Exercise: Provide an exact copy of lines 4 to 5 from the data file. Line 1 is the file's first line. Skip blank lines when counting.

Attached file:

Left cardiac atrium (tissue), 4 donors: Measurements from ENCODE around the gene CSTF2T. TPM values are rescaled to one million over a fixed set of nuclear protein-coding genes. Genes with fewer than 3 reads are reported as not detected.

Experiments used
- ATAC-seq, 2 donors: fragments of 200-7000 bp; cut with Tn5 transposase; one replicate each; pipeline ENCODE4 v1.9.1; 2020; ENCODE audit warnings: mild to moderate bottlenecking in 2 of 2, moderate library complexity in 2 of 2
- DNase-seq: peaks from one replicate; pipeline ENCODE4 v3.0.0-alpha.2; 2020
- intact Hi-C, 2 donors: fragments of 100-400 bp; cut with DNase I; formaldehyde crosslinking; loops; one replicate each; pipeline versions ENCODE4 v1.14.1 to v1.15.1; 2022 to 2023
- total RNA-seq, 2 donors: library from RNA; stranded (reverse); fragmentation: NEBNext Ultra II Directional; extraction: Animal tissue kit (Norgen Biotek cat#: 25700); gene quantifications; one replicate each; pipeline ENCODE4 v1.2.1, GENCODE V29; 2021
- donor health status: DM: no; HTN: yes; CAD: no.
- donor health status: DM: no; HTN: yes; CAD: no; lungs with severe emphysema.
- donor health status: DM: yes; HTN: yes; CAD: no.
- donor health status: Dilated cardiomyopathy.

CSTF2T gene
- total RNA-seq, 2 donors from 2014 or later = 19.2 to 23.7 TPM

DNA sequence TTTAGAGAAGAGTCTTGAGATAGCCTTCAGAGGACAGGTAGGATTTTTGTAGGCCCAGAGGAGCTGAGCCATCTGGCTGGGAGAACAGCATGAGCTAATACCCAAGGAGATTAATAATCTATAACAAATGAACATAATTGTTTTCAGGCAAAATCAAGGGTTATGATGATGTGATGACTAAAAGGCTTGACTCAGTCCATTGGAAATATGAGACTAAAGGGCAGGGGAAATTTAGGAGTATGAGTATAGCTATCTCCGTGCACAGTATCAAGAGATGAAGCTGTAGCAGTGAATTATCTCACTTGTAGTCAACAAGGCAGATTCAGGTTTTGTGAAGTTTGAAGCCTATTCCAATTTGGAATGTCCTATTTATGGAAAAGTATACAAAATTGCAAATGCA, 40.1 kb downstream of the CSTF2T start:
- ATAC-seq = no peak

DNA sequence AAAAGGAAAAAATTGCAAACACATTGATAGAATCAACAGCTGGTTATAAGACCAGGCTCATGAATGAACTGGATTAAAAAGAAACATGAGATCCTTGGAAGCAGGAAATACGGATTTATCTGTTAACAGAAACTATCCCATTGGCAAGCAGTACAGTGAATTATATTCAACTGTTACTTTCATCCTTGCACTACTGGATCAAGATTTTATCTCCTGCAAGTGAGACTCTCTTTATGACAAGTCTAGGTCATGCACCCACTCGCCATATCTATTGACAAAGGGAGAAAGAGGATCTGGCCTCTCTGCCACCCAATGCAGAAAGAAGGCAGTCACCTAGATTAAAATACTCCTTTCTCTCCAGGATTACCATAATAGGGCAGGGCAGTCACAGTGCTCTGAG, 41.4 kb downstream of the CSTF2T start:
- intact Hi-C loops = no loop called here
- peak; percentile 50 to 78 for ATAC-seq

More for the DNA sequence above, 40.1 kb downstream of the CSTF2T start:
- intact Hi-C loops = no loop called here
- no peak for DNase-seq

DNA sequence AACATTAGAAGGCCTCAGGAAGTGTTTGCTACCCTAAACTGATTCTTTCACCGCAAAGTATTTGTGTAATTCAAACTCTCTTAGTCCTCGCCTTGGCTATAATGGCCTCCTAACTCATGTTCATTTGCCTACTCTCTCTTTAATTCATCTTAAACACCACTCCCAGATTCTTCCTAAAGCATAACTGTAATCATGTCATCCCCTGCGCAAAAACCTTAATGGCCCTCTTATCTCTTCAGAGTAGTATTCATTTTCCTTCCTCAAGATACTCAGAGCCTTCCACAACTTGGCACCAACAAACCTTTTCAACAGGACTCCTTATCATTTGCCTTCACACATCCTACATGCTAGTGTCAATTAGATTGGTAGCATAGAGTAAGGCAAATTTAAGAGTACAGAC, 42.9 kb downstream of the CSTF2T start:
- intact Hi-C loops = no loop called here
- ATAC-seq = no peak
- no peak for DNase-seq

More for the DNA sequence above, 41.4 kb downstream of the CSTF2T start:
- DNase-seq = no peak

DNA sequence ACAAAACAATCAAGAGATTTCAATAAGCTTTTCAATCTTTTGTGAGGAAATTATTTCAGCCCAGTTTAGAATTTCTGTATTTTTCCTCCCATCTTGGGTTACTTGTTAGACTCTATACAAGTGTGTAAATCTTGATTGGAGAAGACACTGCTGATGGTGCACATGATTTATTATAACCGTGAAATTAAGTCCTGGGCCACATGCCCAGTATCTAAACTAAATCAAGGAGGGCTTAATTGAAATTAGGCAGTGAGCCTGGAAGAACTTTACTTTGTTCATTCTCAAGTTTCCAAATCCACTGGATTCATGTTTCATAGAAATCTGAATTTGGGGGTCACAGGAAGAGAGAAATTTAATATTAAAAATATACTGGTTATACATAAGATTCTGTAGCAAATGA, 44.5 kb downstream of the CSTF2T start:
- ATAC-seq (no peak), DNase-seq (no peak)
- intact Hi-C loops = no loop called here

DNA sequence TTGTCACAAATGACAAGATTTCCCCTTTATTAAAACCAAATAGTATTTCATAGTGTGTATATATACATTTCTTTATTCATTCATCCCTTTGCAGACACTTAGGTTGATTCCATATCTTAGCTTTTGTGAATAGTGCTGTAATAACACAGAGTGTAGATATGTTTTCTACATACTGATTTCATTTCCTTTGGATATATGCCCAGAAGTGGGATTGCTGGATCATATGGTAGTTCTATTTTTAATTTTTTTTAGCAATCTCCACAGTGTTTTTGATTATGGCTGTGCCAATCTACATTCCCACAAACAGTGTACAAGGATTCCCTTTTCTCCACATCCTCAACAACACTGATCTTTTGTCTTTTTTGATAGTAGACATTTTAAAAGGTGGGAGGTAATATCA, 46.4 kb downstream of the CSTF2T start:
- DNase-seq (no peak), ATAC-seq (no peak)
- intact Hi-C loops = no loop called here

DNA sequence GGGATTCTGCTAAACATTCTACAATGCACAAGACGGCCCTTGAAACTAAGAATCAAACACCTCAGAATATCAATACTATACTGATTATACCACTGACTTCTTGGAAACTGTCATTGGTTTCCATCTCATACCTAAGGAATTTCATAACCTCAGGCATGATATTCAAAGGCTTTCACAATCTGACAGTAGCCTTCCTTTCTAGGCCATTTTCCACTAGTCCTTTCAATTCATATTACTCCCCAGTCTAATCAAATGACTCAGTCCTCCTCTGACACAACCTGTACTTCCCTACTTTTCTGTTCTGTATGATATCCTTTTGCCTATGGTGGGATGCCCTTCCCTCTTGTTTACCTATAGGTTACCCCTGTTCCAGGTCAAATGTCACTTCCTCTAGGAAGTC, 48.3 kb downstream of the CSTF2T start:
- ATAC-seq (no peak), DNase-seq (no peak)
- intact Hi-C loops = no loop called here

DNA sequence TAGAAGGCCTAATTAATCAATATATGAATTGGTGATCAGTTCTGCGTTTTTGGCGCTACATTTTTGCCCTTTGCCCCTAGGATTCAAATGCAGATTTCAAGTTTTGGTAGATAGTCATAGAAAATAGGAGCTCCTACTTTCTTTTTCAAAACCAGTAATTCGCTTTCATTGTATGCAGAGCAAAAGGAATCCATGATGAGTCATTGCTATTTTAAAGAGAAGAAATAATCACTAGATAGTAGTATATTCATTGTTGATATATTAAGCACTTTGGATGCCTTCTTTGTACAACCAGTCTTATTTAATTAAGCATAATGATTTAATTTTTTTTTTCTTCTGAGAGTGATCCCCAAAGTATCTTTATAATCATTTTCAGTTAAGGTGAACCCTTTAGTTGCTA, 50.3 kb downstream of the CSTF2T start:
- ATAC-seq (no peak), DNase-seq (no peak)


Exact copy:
- DNase-seq: peaks from one replicate; pipeline ENCODE4 v3.0.0-alpha.2; 2020
- intact Hi-C, 2 donors: fragments of 100-400 bp; cut with DNase I; formaldehyde crosslinking; loops; one replicate each; pipeline versions ENCODE4 v1.14.1 to v1.15.1; 2022 to 2023